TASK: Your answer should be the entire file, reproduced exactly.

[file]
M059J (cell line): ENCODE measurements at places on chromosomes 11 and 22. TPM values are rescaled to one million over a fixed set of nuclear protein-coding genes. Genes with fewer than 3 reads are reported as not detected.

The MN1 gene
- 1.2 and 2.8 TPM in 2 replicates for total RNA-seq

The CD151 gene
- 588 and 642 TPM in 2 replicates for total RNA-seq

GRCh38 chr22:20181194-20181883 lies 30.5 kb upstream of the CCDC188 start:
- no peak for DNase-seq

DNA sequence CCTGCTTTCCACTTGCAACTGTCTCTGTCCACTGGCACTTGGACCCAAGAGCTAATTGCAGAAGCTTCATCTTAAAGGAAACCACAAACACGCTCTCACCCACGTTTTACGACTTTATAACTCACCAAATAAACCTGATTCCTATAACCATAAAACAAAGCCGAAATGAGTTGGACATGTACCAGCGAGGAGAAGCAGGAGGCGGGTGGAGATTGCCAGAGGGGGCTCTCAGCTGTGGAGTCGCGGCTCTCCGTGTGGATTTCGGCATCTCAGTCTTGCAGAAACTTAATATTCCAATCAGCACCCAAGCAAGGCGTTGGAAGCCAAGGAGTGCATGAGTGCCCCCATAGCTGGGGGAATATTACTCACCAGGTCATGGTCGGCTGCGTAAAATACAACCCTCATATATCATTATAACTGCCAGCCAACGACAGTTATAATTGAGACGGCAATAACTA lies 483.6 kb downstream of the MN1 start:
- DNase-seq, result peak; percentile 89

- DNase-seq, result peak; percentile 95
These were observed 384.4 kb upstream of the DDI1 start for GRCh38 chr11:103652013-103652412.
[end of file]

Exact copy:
M059J (cell line): ENCODE measurements at places on chromosomes 11 and 22. TPM values are rescaled to one million over a fixed set of nuclear protein-coding genes. Genes with fewer than 3 reads are reported as not detected.

The MN1 gene
- 1.2 and 2.8 TPM in 2 replicates for total RNA-seq

The CD151 gene
- 588 and 642 TPM in 2 replicates for total RNA-seq

GRCh38 chr22:20181194-20181883 lies 30.5 kb upstream of the CCDC188 start:
- no peak for DNase-seq

DNA sequence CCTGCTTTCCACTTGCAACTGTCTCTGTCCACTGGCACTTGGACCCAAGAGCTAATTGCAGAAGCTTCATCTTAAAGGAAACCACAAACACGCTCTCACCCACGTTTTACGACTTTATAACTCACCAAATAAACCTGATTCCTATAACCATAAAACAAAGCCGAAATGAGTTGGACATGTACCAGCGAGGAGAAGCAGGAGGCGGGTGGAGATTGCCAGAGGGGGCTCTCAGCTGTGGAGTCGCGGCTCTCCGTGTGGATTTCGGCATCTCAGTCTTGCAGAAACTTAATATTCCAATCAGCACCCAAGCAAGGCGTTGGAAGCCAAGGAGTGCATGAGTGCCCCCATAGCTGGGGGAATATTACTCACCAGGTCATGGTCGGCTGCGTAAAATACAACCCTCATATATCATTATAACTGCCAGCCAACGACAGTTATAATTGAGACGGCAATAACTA lies 483.6 kb downstream of the MN1 start:
- DNase-seq, result peak; percentile 89

- DNase-seq, result peak; percentile 95
These were observed 384.4 kb upstream of the DDI1 start for GRCh38 chr11:103652013-103652412.